Doklam stand off

Vikas Kapoor
Present Doklam  stand off is a typical reminder of the similar situation in which stand off between India & China happened in 1987 at Sumdorong Chu.
Doklam (the offlate place of Unease among India, Bhutan & China) :    Bhutan is one of the two south Asian countries with an unresolved boundary dispute with China. The other is India, of course !!
India and China are already involved in a major standoff for over a month now in the Doklam or Doka – La region, also known as the India-China-Bhutan tri-junction, located along the Sikkim border. The conflict between the two countries is believed to be the most serious border dispute of late.
It all started after China accused India of violating border agreement saying Indian troops had allegedly entered the Doklam region and stopped the Chinese troops from constructing a road. India responded by saying the border dispute is yet to be resolved and China should “desist from changing the status quo.”
The China – Bhutan 470 Kms long border is in proximity to India’s Siliguri corridor, also known as “chicken neck”.The Siliguri corridor connects India’s northeastern region to neighbouring Nepal, Bangladesh & Bhutan. Therefore , the major problem between China and Bhutan lies in defining the Tri-Junction of the India – China – Bhutan border. With respect to the China – Bhutan common boundary, while the Northwest part of the boundary constitutes Doklam, Sinchulung, Dramana and Shakhatoe in Samste, Haa & Paro districts, the central part constitute the Pasamlung and Jakarlung valleys in the Wangdue Phodrang district.
The disputed territory with Bhutan has strategic importance for China, first the disputed territory shares a border with Tibet, 2ndly, the Doklam plateau lies immediately east of the Indian defences in Sikkim, which not only has a commanding view of the Chumbi valley but also overlooks the Siliguri corridor (around 80 Kms) further to the east.
As of now 22 rounds of negotiation between China & Bhutan have been held. The boundary dispute between the two countries came to the forefront in the 1950s when China began publishing maps depicting the ill-defined boundary with Bhutan. 22nd round of discussion happened at Shaanxi, China, in July 2014, followed by a joint statement that Chinese side is determined and sincere to make joint efforts with Bhutan to seek as soon as possible a Just & reasonable solution to boundary issue that both sides could accept. Despite the several rounds of negotiations till now both sides showing political willingness to resolve the border, the Final resolution remains elusive. One of the major reasons for this has been Bhutan’s proximity to India.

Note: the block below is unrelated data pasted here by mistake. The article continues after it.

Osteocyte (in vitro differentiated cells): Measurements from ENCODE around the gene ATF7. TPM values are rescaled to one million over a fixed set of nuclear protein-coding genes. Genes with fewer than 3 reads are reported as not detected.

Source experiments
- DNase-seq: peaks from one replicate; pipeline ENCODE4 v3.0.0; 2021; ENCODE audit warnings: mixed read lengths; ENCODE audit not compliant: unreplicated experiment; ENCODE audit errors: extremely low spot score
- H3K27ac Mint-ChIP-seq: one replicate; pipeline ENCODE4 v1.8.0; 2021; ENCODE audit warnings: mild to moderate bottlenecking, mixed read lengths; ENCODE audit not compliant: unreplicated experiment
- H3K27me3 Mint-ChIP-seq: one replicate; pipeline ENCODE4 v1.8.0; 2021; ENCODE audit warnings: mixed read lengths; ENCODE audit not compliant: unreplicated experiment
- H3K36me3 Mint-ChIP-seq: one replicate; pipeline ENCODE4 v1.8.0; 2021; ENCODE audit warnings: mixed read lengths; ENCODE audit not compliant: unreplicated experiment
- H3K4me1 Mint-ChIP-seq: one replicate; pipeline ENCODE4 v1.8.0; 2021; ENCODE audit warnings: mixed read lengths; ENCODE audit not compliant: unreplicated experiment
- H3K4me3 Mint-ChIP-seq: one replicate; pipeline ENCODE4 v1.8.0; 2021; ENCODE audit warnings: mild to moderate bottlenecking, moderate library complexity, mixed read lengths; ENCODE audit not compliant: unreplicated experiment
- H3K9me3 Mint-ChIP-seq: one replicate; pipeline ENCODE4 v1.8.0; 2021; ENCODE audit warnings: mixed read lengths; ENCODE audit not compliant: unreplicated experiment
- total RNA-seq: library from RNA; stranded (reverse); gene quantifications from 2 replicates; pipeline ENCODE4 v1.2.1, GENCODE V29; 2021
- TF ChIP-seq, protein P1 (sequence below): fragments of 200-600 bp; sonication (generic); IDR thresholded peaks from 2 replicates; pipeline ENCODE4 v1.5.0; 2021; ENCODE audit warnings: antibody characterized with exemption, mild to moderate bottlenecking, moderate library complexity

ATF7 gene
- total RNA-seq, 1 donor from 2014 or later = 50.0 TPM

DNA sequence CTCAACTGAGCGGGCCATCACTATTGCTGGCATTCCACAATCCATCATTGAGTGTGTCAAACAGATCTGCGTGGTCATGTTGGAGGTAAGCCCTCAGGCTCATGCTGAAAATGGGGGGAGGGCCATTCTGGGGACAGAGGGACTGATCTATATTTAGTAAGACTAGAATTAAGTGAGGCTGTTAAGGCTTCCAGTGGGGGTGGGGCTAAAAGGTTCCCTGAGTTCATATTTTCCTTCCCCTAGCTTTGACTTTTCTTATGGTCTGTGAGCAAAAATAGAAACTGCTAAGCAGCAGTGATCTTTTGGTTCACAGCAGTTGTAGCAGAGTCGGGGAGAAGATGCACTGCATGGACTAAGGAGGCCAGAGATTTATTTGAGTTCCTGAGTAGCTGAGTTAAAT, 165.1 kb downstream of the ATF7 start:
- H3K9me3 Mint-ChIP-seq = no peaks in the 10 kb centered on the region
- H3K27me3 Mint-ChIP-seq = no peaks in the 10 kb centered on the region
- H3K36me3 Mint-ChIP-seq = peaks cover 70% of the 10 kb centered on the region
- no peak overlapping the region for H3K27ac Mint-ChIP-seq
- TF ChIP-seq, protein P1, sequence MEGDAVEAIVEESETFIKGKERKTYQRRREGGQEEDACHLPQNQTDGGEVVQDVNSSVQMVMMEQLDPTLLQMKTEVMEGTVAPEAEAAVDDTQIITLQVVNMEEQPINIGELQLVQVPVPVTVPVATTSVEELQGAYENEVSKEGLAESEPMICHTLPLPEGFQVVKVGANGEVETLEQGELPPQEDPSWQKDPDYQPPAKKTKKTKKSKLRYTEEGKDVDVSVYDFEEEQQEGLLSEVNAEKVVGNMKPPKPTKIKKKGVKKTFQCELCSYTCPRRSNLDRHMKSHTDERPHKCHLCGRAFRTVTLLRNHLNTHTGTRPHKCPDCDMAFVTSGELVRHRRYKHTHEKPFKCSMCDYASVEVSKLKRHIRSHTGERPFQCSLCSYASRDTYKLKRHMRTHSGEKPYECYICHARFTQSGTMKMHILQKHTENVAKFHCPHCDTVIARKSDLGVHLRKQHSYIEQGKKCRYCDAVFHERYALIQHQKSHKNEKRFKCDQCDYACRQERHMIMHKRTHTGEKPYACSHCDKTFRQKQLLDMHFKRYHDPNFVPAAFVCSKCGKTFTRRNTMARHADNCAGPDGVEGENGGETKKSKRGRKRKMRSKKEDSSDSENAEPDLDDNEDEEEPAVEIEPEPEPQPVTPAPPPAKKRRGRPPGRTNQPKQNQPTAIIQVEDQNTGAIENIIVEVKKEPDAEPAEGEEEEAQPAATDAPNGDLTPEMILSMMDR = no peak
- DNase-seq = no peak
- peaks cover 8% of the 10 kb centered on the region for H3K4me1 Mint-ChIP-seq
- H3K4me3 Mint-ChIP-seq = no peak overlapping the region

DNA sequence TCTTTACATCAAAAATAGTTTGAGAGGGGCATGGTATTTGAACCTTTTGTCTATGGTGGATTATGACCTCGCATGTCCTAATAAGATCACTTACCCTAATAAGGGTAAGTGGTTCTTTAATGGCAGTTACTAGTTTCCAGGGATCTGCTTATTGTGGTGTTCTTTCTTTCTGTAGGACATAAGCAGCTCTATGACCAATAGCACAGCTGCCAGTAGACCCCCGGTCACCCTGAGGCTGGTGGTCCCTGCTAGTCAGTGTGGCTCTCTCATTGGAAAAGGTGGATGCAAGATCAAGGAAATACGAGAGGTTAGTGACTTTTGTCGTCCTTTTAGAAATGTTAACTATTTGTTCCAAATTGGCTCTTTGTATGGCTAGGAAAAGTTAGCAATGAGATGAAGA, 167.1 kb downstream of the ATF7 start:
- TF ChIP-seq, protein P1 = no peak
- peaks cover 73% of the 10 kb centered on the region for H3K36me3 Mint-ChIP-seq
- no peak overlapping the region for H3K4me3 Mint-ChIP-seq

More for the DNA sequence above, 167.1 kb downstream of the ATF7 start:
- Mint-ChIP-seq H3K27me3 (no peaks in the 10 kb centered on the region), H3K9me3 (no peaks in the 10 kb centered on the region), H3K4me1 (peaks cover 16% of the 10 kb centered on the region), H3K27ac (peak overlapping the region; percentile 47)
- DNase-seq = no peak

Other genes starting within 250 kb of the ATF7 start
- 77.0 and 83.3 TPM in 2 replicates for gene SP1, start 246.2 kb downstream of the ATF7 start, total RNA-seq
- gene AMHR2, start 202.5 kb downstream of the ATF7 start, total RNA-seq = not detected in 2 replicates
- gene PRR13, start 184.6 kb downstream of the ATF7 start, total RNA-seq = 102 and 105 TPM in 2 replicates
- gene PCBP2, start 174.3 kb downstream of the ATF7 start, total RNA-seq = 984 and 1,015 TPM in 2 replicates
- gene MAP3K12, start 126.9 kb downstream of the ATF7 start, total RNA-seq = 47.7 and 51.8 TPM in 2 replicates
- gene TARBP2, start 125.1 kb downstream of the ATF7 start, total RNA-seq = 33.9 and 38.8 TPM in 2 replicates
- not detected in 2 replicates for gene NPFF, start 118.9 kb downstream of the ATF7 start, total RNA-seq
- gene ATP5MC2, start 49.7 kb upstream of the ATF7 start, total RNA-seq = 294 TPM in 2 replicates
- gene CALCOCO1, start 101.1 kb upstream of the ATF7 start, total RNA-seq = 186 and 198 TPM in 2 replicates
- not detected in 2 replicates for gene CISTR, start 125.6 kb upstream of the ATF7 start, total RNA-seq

China Bhutan boundary negotiations have never been solely about territory; they also reflect the larger Geo – Political dynamics of South Asia, which is ultimately driven by India – China relations.
On August 8th, 1949, The Government of Bhutan signed “a treaty of perpetual peace & Friendship” with India that allows India to guide Bhutan on external matters. This is basically the bone of contention for China. China has always been offering through different Negotiation tables to Bhutan by giving more land in exchange for adjustment for Tri – Junction border of India. However, this offer has been turned down by Bhutan always. China has also been trying to fuel Bhutan’s aspirations for greater economy in its external matter, & since 1950s, to exclude India from boundary negotiations with Bhutan. After 30 years and 22 rounds of negotiations, while the boundary issue remains unresolved, the possibility of a final settlement does not seem to be bleak and impractical.
Bhutan despite so many repeated attempts by China, did not agree with China even turned down  very generous package deal in 1996 which included Doklam Trijunction,  as it has far reaching security consequences on India. In 2003, his majesty King Jigme Singye Wangchuck personally led his troops to to flush out thousands of Indian Militants from jungles of southern Bhutan. Bhutan also supports India at various International forums, apart  from being  the only country which along with India has not joined China’s One Belt One road summit. Bhutan till now does not have diplomatic ties with China. Some have taken all the above to imply that Bhutan is an India Protectorate which is Inaccurate assessment and shows a lack of understanding of the complex nature of the relationship between the two countries. In Bhutanese culture, a philosophy called “Driglam Namzha” an important lesson of this philosophy is having the ability to stoop and conquer, a quality imbibed by the Bhutanese leadership.
Bone of contention has always been McMahon Line, a border line between Northeast India and Tibet proposed by Henry MacMahon at the 1914 Simla Convention.
How Economics work
India – China, One of the Top 10 economies of the world, India at no. 6th & China at no. 2 after USA  :